http://joshirby.com/2014/07/03/five-characteristics-of-high-grit-people/

 

A Man With True Grit

Rehab1

August 2015, Mark in rehab

Here we are again at a rehab center, eleven days after surgery. Since I’ve watched Mark battle rehabilitation for more than twenty-four years, the pain is both heartbreaking and tiresome. It’s difficult not to question why it has to be so hard and painful. One of the benefits of being in a care facility is that we are surrounded by people with similar struggles. Most of the patients here are overcoming a knee or hip replacement, but a few have an even more serious struggle like bone cancer or a stroke. As I get to know each patient here, my heart goes out to them and as I watch their progression in conquering their health challenges, I rejoice. We are surrounded by people with true grit.

Mark was not a perfect candidate for a total hip replacement so he had several tests to determine whether it was a possibility. Every test revealed a new problem such as severe degenerative disc disease, osteoporosis and scoliosis of the spine and osteopenia (a precursor to osteoporosis) of the hips. The results were discouraging and overwhelming. The bone density test reveal he was a high risk for a break. What should we do and when do we give up? These two questions took months to answer.

The orthopedic surgeon gave Mark only a 50% chance of the surgery improving his condition. Mark replied, “I’ve beaten lesser odds,” and decided to go through with a total right hip replacement despite the risks. Mark’s continuing optimism and determination for betterment is one of the reasons why I love and support him so much. He’s taught me you don’t have to be a cowboy to be a man with true grit, which has become my favorite way to describe him.

If you’re old enough, you may remember John Wayne in the 1969 movie, True Grit. There was a remake in 2010, but I preferred the original western of a totally fearless, one-eyed, pot-bellied U.S. Marshal, Rooster Cogburn, who was hired by a determined young girl, Mattie Ross to find the man who murdered her father and fled with the family savings. Rooster was cantankerous and drank too much, but his shooting ability was flawless. He was known as a man with true grit.

The scene that keeps running through my head is the one where Rooster rides his horse into an open area and faces alone a gang of four outlaws he’s been tracking down for days.

One of the outlaws shouts at Rooster, “What’s your intention? Do you think one against four is a dog-fall?”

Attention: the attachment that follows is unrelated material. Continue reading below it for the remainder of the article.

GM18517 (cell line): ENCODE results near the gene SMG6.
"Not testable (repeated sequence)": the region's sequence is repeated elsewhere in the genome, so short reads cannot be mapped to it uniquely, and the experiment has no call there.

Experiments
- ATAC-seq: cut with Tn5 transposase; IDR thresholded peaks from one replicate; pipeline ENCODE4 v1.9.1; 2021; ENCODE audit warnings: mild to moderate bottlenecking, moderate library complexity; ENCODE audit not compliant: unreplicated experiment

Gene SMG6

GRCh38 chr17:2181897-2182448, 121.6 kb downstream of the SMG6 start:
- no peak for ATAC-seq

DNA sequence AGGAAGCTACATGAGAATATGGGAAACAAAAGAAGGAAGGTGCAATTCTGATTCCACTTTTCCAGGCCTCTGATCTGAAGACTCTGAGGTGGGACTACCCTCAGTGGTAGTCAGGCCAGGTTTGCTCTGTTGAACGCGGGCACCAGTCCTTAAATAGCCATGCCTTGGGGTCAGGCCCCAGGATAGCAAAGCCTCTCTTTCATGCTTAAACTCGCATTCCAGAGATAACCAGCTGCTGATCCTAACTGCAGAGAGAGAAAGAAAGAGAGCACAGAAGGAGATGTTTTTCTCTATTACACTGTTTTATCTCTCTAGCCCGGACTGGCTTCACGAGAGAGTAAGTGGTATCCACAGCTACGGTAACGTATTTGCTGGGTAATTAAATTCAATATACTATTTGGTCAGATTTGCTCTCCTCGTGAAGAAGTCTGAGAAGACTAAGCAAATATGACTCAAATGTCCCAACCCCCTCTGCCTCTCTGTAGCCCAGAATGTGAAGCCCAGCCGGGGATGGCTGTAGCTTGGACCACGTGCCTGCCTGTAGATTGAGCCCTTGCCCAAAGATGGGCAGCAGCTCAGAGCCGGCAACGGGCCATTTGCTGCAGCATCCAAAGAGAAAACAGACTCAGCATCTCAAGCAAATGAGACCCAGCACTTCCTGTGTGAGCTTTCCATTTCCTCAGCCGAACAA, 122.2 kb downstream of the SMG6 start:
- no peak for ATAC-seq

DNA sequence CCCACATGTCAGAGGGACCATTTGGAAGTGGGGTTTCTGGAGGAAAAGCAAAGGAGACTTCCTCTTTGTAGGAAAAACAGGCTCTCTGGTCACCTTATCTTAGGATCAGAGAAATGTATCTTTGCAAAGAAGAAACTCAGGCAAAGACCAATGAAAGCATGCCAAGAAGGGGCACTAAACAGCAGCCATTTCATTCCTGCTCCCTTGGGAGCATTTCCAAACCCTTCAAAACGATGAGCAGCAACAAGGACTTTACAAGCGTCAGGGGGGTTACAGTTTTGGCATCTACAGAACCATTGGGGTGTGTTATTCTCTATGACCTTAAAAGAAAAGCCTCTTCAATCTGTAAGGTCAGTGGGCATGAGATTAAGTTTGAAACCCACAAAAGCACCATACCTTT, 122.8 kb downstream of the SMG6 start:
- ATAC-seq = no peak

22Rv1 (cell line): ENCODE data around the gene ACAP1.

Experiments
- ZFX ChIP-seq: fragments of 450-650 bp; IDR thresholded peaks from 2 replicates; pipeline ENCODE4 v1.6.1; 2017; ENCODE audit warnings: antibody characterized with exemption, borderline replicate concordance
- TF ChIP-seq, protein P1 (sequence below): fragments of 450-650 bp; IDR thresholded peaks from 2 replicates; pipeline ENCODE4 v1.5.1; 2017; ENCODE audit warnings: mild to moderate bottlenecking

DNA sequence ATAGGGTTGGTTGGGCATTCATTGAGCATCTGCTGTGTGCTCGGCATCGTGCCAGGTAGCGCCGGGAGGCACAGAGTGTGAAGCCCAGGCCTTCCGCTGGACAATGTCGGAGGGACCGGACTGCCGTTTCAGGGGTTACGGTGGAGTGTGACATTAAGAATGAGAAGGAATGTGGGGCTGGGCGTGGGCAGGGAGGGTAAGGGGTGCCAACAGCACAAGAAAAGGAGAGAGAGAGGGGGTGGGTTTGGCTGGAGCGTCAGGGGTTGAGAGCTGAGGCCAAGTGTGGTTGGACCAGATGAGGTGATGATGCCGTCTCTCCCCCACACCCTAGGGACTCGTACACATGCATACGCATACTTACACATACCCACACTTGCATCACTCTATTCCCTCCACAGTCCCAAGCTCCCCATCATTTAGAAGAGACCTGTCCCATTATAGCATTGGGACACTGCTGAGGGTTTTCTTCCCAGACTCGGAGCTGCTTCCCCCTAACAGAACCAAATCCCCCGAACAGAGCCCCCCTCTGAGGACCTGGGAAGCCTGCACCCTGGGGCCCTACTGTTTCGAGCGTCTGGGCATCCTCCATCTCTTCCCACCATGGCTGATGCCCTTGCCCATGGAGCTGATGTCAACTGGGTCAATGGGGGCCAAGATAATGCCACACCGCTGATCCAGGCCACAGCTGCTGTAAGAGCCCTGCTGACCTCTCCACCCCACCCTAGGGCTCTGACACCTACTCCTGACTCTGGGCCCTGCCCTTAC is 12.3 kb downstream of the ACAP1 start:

“I mean to kill you in one minute or see you hang in Fort Smith at Judge Barker’s convenience. Which one will it be?” Rooster haulers back.

“I call that bold talk for a one-eyed, fat man.”

True Grit“Fill your hands…” Rooster yells while putting the horse’s bridle reins in his mouth, drawing his rifle in one hand and his shotgun in the other as he charges towards the four men, shooting with both guns.

Despite the unlikely odds, he does take all four down.

This comparison may seem a little irreverent or uncouth, but it’s what goes through my mind as I watch Mark combat rehab. He boldly confronts each challenge using every ability he has. He fearlessly fights for improvement and gives little thought to it taking him down. He is indeed a man with true grit. However, I must add he’s much better looking than Rooster Cogburn and his language, manners and conduct are nicer too.

We all have something to overcome and having true grit helps us get through it. Right now I’m surrounded not by cowboys, but warriors with true grit and I’m particularly fond of the one I’m married to. Just like Rooster did, I believe Mark will come out the winner too.

True Colors

As a parent or any other caring person, it’s heartbreaking to see children or people with handicaps struggle to be accepted. I have always loved the song True Colors, but when I saw this video I fell more in love with the message. Life has enough challenges without the sadness of rejection. Treating everyone with love and respect is the answer. I hope you’ll share the video with your kids.

MattyBRaps ft Olivia Kay

True Colors

By Cyndi Lauper

You with the sad eyes
Don’t be discouraged
Oh I realize
Its hard to take courage
In a world full of people
You can lose sight of it all
And the darkness inside you
Can make you feel so small

But I see your true colors
Shining through
I see your true colors
And that’s why I love you
So don’t be afraid to let them show
Your true colors
True colors are beautiful
Like a rainbow

Show me a smile then
Don’t be unhappy, can’t remember
When I last saw you laughing
If this world makes you crazy
And you’ve taken all you can bear
You call me up
Because you know I’ll be there

And I’ll see your true colors
Shining through
I see your true colors
And that’s why I love you
So don’t be afraid to let them show
Your true colors
True colors are beautiful
Like a rainbow